Compare any two graphics cards:
GeForce GTX 260 vs GeForce GTX 460 (OEM)
IntroThe GeForce GTX 260 features a core clock frequency of 576 MHz and a GDDR3 memory frequency of 999 MHz. It also makes use of a 448-bit memory bus, and uses a 65 nm design. It is comprised of 192 SPUs, 64 Texture Address Units, and 28 Raster Operation Units.
Compare all that to the GeForce GTX 460 (OEM), which has a GPU core clock speed of 650 MHz, and 1024 MB of GDDR5 memory running at 850 MHz through a 256-bit bus. It also is made up of 336 Stream Processors, 56 TAUs, and 32 ROPs.
(No game benchmarks for this combination yet.)
Power Usage and Theoretical Benchmarks
Power Consumption (Max TDP)
The GeForce GTX 260, in theory, should perform a little bit faster than the GeForce GTX 460 (OEM) in general. (explain)
Texel RateThe GeForce GTX 260 is a bit (about 1%) more effective at anisotropic filtering than the GeForce GTX 460 (OEM). (explain)
Pixel RateIf using a high resolution is important to you, then the GeForce GTX 460 (OEM) is a better choice, and very much so. (explain)
Please note that the above 'benchmarks' are all just theoretical - the results were calculated based on the card's specifications, and real-world performance may (and probably will) vary at least a bit.
Price ComparisonPlease note that the price comparisons are based on search keywords, and might not be the exact same card listed on this page. We have no control over the accuracy of their search results.
Memory Bandwidth: Bandwidth is the maximum amount of information (measured in MB per second) that can be moved past the external memory interface in a second. The number is calculated by multiplying the card's bus width by its memory clock speed. If the card has DDR memory, it should be multiplied by 2 once again. If it uses DDR5, multiply by ANOTHER 2x. The better the card's memory bandwidth, the better the card will be in general. It especially helps with anti-aliasing, High Dynamic Range and higher screen resolutions.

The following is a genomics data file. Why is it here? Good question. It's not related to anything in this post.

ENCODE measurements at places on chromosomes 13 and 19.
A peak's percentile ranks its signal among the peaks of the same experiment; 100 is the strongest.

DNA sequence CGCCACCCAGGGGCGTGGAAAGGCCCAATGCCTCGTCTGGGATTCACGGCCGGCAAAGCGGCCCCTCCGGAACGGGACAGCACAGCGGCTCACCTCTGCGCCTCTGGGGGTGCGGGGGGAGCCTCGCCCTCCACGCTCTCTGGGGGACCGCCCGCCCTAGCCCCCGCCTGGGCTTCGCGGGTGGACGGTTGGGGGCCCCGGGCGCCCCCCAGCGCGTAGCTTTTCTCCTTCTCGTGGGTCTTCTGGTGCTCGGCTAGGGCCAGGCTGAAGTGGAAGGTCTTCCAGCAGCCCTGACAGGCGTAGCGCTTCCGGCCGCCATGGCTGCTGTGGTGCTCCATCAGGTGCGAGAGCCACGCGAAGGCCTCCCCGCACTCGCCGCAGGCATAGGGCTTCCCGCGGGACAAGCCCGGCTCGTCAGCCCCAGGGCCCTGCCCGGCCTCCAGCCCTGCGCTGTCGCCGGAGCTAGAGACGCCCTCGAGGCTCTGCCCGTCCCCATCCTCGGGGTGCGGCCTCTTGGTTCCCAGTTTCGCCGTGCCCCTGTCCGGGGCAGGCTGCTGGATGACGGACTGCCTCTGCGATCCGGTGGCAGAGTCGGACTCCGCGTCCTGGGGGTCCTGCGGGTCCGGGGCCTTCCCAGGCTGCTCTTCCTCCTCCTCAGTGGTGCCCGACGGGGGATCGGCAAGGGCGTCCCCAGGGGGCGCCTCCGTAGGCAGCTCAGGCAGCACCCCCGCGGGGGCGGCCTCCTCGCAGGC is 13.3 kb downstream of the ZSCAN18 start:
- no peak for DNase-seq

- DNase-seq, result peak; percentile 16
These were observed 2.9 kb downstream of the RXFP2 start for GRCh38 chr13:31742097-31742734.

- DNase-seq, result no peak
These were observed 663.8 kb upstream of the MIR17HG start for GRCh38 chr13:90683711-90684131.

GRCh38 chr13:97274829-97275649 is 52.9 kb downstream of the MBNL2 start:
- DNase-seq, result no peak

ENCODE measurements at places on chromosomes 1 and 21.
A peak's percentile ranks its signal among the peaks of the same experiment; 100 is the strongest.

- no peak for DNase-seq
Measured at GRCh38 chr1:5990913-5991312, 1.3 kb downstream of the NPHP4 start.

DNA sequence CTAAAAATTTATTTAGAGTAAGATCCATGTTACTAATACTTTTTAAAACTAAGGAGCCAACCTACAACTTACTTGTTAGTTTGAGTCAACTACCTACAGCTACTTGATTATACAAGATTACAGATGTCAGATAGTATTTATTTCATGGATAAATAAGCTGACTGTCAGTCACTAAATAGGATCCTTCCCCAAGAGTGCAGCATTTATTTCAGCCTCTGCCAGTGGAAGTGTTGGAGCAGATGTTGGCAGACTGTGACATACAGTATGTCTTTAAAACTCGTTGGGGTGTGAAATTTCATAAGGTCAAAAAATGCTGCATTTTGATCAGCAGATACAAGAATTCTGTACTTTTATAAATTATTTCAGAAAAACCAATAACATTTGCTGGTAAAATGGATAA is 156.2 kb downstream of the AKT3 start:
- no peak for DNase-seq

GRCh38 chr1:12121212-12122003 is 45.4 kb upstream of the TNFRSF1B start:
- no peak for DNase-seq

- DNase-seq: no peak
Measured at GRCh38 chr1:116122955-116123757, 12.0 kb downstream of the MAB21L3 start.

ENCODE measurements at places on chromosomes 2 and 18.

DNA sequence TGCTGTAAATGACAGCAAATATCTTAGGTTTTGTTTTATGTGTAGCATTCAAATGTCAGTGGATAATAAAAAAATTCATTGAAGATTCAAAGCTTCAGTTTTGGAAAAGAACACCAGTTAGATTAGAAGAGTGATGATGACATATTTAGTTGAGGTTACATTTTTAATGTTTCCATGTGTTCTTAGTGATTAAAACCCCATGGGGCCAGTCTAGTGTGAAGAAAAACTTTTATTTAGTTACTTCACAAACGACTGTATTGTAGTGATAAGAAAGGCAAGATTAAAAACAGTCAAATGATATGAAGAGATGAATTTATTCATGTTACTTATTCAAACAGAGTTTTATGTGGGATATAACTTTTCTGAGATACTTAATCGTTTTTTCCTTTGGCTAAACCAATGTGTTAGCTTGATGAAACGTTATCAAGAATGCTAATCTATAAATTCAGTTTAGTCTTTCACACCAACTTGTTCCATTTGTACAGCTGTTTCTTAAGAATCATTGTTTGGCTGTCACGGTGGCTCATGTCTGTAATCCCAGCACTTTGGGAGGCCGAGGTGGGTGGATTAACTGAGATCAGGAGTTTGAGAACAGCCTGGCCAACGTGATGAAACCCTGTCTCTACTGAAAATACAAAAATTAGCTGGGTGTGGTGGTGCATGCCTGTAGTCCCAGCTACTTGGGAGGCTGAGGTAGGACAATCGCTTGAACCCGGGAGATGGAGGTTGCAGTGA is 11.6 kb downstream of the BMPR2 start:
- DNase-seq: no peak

Texel Rate: Texel rate is the maximum number of texture map elements (texels) that are processed in one second. This figure is calculated by multiplying the total number of texture units by the core speed of the chip. The higher this number, the better the video card will be at texture filtering (anisotropic filtering - AF). It is measured in millions of texels processed in one second.
Pixel Rate: Pixel rate is the most pixels the video card can possibly write to the local memory per second - measured in millions of pixels per second. The number is worked out by multiplying the number of ROPs by the clock speed of the card. ROPs (Raster Operations Pipelines - sometimes also referred to as Render Output Units) are responsible for outputting the pixels (image) to the screen. The actual pixel fill rate is also dependant on lots of other factors, especially the memory bandwidth of the card - the lower the bandwidth is, the lower the potential to get to the max fill rate.